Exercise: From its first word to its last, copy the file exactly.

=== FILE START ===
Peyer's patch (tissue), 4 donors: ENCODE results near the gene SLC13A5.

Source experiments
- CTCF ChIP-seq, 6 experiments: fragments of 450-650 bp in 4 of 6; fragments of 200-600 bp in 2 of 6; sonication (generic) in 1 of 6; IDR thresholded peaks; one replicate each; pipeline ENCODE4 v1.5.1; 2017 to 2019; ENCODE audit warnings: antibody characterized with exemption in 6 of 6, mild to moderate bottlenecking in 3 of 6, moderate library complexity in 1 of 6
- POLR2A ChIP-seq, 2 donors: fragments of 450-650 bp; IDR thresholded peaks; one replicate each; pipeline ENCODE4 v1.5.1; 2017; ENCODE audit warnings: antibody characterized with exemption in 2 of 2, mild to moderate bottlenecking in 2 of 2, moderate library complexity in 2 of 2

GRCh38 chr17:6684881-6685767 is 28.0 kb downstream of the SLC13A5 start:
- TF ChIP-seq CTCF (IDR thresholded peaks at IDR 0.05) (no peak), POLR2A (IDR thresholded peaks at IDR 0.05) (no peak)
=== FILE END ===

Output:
Peyer's patch (tissue), 4 donors: ENCODE results near the gene SLC13A5.

Source experiments
- CTCF ChIP-seq, 6 experiments: fragments of 450-650 bp in 4 of 6; fragments of 200-600 bp in 2 of 6; sonication (generic) in 1 of 6; IDR thresholded peaks; one replicate each; pipeline ENCODE4 v1.5.1; 2017 to 2019; ENCODE audit warnings: antibody characterized with exemption in 6 of 6, mild to moderate bottlenecking in 3 of 6, moderate library complexity in 1 of 6
- POLR2A ChIP-seq, 2 donors: fragments of 450-650 bp; IDR thresholded peaks; one replicate each; pipeline ENCODE4 v1.5.1; 2017; ENCODE audit warnings: antibody characterized with exemption in 2 of 2, mild to moderate bottlenecking in 2 of 2, moderate library complexity in 2 of 2

GRCh38 chr17:6684881-6685767 is 28.0 kb downstream of the SLC13A5 start:
- TF ChIP-seq CTCF (IDR thresholded peaks at IDR 0.05) (no peak), POLR2A (IDR thresholded peaks at IDR 0.05) (no peak)